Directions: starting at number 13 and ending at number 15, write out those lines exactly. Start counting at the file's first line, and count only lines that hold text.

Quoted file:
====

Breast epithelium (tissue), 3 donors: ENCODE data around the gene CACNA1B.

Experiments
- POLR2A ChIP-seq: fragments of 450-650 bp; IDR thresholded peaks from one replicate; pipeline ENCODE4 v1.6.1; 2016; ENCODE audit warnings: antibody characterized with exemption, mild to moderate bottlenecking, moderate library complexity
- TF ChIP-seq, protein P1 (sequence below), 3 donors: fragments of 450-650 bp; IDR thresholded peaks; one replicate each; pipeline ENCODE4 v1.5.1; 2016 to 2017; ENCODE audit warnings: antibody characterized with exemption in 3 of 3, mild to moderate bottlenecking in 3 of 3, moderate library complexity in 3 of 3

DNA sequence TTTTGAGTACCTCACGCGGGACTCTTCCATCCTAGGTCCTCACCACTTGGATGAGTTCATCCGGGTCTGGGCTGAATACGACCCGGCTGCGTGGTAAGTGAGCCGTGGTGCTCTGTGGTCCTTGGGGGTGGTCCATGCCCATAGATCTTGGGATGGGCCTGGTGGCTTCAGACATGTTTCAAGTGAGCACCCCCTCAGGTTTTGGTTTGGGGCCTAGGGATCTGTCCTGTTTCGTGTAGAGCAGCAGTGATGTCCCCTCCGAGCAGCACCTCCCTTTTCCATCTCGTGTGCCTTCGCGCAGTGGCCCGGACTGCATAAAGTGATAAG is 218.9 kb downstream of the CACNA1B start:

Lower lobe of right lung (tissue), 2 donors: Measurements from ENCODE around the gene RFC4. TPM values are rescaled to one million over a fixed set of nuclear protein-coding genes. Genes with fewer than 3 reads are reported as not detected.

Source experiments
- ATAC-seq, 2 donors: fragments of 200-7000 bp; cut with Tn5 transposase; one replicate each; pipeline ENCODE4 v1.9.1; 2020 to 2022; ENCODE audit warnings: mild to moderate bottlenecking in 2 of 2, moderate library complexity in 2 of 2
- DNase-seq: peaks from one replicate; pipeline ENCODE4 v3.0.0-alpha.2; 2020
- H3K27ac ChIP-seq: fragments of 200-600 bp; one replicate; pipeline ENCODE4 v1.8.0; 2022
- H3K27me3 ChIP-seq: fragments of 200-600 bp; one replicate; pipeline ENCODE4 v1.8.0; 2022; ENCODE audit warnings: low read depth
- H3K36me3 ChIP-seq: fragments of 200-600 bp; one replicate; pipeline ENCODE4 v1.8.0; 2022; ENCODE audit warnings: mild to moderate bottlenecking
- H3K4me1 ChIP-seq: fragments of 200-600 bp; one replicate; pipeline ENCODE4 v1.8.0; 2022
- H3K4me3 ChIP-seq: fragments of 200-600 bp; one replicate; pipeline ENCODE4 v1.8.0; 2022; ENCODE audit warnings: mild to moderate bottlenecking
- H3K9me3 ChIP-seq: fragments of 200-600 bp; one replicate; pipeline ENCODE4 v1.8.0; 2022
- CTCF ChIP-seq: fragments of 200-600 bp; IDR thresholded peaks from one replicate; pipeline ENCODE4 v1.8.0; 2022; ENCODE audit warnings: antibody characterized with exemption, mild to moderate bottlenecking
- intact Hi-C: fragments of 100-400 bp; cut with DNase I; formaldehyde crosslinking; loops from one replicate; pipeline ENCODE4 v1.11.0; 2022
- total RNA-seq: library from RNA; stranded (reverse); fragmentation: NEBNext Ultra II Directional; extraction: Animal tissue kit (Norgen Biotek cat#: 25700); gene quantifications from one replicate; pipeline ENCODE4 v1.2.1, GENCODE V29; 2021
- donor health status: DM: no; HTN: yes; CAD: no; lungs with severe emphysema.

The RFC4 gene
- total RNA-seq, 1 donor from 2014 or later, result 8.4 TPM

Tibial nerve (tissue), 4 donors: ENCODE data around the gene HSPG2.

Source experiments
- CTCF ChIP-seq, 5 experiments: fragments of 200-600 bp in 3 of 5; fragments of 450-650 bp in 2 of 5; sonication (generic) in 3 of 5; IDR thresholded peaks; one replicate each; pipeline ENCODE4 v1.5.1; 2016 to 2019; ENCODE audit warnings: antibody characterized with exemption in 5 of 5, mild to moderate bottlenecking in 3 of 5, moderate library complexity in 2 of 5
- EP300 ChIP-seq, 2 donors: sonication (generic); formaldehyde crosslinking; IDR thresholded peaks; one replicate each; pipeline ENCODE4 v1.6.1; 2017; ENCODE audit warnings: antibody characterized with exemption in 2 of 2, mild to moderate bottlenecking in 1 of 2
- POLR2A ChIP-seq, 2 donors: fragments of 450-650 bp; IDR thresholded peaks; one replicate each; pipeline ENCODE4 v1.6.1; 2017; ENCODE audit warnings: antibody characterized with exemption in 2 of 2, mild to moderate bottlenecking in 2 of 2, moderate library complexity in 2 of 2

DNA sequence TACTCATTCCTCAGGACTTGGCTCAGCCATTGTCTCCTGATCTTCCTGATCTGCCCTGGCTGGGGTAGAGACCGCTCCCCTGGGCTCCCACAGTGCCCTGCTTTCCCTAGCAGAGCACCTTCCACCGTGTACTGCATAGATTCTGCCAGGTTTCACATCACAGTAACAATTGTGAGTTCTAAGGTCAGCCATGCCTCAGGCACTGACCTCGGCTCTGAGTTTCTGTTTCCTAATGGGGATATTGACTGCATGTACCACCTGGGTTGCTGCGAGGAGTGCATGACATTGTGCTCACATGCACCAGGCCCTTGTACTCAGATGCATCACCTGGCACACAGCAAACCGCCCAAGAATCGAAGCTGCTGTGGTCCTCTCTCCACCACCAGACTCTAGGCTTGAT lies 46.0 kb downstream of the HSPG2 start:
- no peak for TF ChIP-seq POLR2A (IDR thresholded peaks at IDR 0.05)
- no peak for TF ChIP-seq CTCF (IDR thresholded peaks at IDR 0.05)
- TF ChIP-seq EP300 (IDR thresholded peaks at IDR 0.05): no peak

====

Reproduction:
- H3K4me1 ChIP-seq: fragments of 200-600 bp; one replicate; pipeline ENCODE4 v1.8.0; 2022
- H3K4me3 ChIP-seq: fragments of 200-600 bp; one replicate; pipeline ENCODE4 v1.8.0; 2022; ENCODE audit warnings: mild to moderate bottlenecking
- H3K9me3 ChIP-seq: fragments of 200-600 bp; one replicate; pipeline ENCODE4 v1.8.0; 2022